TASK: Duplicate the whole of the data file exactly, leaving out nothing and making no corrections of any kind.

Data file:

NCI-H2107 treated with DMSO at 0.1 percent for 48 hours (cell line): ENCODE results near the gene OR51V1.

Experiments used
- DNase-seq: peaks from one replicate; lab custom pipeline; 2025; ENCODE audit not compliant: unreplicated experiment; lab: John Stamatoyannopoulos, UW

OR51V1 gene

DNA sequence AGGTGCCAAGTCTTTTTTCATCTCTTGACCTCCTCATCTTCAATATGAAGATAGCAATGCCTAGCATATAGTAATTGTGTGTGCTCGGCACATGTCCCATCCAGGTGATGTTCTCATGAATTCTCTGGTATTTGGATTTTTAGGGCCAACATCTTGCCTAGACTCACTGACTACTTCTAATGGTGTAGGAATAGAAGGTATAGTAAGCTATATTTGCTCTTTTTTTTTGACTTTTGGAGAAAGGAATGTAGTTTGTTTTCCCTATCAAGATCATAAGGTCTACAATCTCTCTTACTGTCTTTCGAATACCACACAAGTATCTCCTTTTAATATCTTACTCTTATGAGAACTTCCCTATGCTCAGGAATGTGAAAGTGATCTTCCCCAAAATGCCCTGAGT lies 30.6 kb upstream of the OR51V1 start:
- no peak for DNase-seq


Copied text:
NCI-H2107 treated with DMSO at 0.1 percent for 48 hours (cell line): ENCODE results near the gene OR51V1.

Experiments used
- DNase-seq: peaks from one replicate; lab custom pipeline; 2025; ENCODE audit not compliant: unreplicated experiment; lab: John Stamatoyannopoulos, UW

OR51V1 gene

DNA sequence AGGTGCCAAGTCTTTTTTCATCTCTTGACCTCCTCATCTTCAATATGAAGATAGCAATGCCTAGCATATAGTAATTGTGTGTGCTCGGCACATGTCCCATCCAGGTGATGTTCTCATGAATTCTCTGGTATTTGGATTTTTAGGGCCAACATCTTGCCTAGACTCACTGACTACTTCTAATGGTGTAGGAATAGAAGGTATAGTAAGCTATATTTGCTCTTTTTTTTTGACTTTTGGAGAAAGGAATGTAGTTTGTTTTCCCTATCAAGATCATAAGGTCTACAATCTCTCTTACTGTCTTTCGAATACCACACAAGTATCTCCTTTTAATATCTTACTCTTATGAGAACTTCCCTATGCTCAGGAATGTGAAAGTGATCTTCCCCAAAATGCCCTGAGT lies 30.6 kb upstream of the OR51V1 start:
- no peak for DNase-seq